Page 2969 - Week 09 - Wednesday, 12 October 2022
about these issues and not to discourage families from bringing their sick children and young people to the emergency department when they need emergency care, because they will get that clinical care. I commend my amendment to the Assembly.
MR DAVIS (Brindabella) (3.56): I will make a few remarks in my capacity as the chair of the Assembly’s Standing Committee on Health and Community Wellbeing before I turn to my substantive remarks. The minister referenced it in her speech but, for the Assembly’s benefit, the committee facilitated a meeting today with the minister and her officials from ACT Health and Canberra Health Services to discuss paediatric screening and paediatric health care in the Canberra Hospital. Members of the committee, Dr Paterson and Mr Milligan, were there and, on invitation, the shadow health minister, Ms Castley, joined us. That is the end of comments in my capacity as chair, just to preface further comments around that issue.
Mr Assistant Speaker Pettersson, I would like you, for a moment, if you could, to imagine being a parent with a subscription to the Canberra Times, or perhaps you subscribe to the CityNews and you saw the earlier reporting this week flagging Ms Castley’s motion, saying that the paediatric ward at the Canberra Hospital was closed. Imagine that your child was unwell in the days afterwards and imagine the judgements that you may have been forced to make, based on that available information. I find that very concerning because, as the minister highlighted in her remarks, no-one has been or will be turned away from Canberra health services when they need to access health care. No-one has been and no-one will be.
While we all love a robust debate about all manner of issues in this place, I think it would behove the opposition to be a little bit more creative in their commentary to make sure that, when they are trying to criticise what the government is doing, as oppositions rightly do, they do it in a way that does not undermine public confidence in our healthcare systems. I think headlines like that on press releases and the headlines written by a number of Canberra mastheads are very damaging for parents of young people who may have needed to, in the past couple of days, access health care.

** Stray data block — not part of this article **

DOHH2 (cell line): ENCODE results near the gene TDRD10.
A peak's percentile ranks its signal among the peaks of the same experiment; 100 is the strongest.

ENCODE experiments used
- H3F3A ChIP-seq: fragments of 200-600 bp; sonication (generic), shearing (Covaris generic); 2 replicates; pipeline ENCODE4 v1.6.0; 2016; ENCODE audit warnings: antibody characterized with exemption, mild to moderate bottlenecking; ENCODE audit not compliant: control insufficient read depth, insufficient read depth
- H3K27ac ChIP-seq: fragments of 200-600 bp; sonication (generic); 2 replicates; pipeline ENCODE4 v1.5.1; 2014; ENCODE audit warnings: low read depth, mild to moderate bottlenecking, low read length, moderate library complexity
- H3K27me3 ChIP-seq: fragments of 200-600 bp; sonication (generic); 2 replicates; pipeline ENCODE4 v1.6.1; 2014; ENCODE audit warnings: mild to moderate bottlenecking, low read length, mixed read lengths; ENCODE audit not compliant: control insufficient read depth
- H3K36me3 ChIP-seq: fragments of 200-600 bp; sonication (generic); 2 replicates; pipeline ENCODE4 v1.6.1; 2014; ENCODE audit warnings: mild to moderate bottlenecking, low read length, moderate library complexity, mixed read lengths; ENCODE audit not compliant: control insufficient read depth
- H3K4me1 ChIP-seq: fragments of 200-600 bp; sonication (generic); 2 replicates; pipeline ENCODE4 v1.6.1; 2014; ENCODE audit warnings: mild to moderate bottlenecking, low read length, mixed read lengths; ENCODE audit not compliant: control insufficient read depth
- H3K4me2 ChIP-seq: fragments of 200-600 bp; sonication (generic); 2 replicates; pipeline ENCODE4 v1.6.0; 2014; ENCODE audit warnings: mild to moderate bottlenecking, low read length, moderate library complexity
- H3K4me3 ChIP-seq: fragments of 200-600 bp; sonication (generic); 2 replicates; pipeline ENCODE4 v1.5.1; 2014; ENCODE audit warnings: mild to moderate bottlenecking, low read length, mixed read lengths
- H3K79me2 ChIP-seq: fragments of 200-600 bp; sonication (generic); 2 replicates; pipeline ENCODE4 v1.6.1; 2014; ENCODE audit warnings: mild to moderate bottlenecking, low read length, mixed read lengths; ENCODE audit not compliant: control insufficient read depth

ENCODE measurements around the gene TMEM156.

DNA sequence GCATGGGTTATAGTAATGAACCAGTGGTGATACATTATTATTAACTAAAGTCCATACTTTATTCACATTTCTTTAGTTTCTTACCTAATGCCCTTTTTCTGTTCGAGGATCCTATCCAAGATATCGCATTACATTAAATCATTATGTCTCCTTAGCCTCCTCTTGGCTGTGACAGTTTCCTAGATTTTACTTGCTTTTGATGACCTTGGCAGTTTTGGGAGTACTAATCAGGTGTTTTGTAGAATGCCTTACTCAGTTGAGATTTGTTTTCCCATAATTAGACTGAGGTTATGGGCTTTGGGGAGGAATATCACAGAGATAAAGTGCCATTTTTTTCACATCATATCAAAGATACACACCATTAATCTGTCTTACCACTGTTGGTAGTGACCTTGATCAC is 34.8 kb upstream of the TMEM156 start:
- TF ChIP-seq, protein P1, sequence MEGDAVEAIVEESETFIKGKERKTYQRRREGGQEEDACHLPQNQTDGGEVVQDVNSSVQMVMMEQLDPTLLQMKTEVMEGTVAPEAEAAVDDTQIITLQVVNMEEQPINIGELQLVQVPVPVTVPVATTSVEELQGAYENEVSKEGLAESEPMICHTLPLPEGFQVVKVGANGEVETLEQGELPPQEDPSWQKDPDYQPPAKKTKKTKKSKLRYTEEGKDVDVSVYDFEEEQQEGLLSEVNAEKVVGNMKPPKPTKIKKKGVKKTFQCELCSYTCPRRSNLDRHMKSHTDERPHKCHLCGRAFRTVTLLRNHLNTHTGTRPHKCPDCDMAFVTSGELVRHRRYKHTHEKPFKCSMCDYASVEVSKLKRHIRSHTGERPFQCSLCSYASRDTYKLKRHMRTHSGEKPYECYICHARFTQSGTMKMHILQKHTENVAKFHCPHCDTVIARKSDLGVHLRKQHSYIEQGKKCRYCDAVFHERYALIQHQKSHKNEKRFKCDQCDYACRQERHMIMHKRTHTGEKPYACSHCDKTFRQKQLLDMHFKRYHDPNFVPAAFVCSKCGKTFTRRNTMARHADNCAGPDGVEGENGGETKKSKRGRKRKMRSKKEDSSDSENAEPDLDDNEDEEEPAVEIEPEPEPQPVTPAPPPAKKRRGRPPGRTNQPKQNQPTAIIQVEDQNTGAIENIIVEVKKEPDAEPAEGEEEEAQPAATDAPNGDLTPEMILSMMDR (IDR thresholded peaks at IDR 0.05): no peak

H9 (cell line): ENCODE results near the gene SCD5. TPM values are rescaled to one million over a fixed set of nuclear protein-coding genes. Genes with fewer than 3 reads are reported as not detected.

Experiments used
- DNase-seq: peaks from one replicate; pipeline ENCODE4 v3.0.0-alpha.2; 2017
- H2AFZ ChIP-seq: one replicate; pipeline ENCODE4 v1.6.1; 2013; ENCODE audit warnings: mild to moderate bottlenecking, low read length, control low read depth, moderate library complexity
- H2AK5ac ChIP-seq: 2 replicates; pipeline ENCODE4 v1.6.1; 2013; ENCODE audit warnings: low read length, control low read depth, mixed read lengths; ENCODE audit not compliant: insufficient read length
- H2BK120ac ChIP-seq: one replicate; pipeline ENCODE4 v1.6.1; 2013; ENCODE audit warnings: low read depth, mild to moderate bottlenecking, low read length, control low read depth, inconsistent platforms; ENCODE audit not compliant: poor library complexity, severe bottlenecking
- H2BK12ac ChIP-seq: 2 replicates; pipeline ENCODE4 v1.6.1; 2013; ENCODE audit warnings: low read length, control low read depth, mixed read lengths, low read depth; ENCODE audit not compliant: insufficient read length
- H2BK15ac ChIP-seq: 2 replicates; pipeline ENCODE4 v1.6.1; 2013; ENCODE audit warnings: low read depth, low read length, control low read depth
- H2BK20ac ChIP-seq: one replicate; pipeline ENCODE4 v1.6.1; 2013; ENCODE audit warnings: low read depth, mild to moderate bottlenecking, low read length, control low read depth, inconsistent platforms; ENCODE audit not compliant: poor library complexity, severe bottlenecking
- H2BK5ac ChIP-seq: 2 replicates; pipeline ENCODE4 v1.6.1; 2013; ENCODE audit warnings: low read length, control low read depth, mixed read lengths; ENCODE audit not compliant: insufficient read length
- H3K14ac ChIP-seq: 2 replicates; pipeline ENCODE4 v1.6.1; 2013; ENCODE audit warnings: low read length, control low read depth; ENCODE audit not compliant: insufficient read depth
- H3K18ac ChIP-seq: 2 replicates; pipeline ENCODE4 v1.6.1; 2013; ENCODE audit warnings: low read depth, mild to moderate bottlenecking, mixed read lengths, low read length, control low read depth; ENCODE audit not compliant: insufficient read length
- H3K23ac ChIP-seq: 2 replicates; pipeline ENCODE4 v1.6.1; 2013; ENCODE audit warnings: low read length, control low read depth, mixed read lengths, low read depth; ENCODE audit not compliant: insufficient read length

Let me share with the Assembly some of the things that I have learnt by taking advantage of today’s briefing. The first is that every single young person, indeed every single person, who presents to the Canberra Hospital requiring free, world-class public health care will be provided with free, world-class public health care. The paediatric wing in the hospital, which is separate to the emergency room, consists of six beds and two consultation spaces. I asked the question specifically to officials as to whether there was any difference in the provision of health care in those spaces to the provision of health care in the broader emergency room, and I was responded to with: “Other than decals on the windows or perhaps Finding Nemo playing on the TV, no difference, Mr Davis.” So I hope any parents listening to this debate are assured by that—that there are beds available, that there are spaces available, and that their young person, if they require it, will receive care at the Canberra Hospital.
The reason that, for the second time today, I have had to implore the opposition to try and find some nuance in their bulldozer-style crash or crash-through political debate is particularly pertinent when it comes to talking about health care. There is no denying that I have probably ruffled a few feathers in my own government by my